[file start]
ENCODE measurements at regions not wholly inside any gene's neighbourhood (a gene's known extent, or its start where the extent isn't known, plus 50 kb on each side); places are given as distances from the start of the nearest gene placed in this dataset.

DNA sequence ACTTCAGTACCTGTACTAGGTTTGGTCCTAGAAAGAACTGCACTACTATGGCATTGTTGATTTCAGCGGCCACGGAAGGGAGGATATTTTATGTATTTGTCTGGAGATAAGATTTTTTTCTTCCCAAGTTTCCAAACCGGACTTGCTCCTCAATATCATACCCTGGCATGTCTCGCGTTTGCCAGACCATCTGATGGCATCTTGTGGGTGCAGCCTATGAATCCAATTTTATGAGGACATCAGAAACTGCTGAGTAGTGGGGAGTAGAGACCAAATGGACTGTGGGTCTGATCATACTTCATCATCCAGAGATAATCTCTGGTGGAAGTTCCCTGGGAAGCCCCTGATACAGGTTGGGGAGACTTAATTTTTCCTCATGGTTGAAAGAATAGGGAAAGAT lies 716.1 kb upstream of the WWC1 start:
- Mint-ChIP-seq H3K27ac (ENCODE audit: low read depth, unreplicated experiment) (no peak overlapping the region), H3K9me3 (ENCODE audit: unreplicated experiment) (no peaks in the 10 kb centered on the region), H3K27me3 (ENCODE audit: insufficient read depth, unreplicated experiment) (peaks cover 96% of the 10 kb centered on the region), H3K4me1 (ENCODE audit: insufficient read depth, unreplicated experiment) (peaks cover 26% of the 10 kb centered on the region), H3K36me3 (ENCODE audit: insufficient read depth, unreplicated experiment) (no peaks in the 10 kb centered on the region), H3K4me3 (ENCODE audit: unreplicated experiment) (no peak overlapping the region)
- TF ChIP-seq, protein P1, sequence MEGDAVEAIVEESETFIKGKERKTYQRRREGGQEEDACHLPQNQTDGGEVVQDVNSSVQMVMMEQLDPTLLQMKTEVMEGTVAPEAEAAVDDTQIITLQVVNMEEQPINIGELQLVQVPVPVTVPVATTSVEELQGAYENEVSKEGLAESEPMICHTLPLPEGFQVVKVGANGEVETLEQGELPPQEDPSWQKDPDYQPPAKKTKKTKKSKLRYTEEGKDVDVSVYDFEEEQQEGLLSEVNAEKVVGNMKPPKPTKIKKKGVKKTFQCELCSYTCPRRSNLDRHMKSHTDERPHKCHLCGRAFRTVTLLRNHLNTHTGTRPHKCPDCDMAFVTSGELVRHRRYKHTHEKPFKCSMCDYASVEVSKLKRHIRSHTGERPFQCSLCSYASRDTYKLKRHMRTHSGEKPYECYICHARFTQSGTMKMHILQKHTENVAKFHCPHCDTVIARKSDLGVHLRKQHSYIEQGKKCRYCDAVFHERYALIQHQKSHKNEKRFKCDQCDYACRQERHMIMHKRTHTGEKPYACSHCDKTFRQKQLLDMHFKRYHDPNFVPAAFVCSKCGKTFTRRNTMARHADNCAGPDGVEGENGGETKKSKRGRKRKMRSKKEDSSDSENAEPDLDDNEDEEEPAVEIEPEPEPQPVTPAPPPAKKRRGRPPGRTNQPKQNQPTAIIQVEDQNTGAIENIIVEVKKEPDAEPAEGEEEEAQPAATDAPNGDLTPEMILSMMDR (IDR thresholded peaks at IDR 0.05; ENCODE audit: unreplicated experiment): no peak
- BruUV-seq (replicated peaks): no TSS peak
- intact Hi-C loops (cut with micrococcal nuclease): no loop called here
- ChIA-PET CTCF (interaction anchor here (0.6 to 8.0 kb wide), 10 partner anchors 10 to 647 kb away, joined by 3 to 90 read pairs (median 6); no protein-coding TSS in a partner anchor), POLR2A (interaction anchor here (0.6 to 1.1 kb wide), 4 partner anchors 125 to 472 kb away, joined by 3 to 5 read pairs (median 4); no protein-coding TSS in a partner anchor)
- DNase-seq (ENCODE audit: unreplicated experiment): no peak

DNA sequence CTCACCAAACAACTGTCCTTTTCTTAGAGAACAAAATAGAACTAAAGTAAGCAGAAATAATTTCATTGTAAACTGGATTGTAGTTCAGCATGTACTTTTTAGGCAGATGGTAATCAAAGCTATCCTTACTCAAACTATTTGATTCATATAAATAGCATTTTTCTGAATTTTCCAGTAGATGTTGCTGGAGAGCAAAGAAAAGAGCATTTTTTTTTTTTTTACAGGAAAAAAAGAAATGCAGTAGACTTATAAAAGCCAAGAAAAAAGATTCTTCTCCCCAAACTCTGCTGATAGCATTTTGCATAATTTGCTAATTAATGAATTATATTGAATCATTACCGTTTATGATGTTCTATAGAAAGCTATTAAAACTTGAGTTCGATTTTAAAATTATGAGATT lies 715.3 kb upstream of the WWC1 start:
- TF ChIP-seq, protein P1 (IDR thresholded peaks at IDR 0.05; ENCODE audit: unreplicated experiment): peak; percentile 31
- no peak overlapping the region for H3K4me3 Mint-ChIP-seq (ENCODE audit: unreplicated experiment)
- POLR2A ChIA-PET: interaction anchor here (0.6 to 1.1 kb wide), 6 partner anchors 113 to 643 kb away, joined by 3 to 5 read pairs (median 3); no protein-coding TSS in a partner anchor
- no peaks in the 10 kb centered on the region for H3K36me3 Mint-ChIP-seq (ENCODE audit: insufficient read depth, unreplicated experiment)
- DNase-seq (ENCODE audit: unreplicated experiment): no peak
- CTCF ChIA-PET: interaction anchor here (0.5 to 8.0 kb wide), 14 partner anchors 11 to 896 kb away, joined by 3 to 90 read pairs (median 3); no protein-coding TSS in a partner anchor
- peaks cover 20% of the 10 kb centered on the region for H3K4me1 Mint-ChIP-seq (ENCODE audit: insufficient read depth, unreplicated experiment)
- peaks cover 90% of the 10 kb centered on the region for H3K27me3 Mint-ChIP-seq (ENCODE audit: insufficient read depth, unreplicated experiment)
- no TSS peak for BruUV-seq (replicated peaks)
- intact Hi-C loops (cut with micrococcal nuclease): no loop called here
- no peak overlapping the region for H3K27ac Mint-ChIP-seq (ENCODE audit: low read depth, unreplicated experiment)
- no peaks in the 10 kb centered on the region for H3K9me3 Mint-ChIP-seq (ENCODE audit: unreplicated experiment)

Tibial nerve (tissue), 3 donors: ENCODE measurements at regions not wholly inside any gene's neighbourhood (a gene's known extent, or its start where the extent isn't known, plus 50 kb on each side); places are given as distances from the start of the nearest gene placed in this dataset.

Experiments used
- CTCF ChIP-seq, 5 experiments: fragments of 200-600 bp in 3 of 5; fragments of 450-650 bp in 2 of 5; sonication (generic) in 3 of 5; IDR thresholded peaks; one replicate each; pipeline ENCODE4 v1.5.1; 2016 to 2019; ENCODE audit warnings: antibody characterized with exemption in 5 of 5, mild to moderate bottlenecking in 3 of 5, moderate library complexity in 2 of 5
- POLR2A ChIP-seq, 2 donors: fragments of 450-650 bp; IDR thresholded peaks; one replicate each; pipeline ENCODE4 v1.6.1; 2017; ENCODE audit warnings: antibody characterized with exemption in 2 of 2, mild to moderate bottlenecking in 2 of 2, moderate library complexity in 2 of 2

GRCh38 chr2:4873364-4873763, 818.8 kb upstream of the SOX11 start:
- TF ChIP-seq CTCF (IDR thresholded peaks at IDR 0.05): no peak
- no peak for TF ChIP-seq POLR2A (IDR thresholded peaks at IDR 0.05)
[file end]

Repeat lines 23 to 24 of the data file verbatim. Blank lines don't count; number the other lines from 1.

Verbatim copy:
Experiments used
- CTCF ChIP-seq, 5 experiments: fragments of 200-600 bp in 3 of 5; fragments of 450-650 bp in 2 of 5; sonication (generic) in 3 of 5; IDR thresholded peaks; one replicate each; pipeline ENCODE4 v1.5.1; 2016 to 2019; ENCODE audit warnings: antibody characterized with exemption in 5 of 5, mild to moderate bottlenecking in 3 of 5, moderate library complexity in 2 of 5